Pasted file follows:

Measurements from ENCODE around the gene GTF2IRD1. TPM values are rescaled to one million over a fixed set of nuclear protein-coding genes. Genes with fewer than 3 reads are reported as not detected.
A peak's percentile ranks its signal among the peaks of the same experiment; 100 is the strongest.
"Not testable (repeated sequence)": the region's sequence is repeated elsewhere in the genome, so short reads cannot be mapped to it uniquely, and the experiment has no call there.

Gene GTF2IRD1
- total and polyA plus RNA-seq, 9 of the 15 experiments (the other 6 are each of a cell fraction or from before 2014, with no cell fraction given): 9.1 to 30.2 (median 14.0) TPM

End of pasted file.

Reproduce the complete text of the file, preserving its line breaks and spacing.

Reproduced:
Measurements from ENCODE around the gene GTF2IRD1. TPM values are rescaled to one million over a fixed set of nuclear protein-coding genes. Genes with fewer than 3 reads are reported as not detected.
A peak's percentile ranks its signal among the peaks of the same experiment; 100 is the strongest.
"Not testable (repeated sequence)": the region's sequence is repeated elsewhere in the genome, so short reads cannot be mapped to it uniquely, and the experiment has no call there.

Gene GTF2IRD1
- total and polyA plus RNA-seq, 9 of the 15 experiments (the other 6 are each of a cell fraction or from before 2014, with no cell fraction given): 9.1 to 30.2 (median 14.0) TPM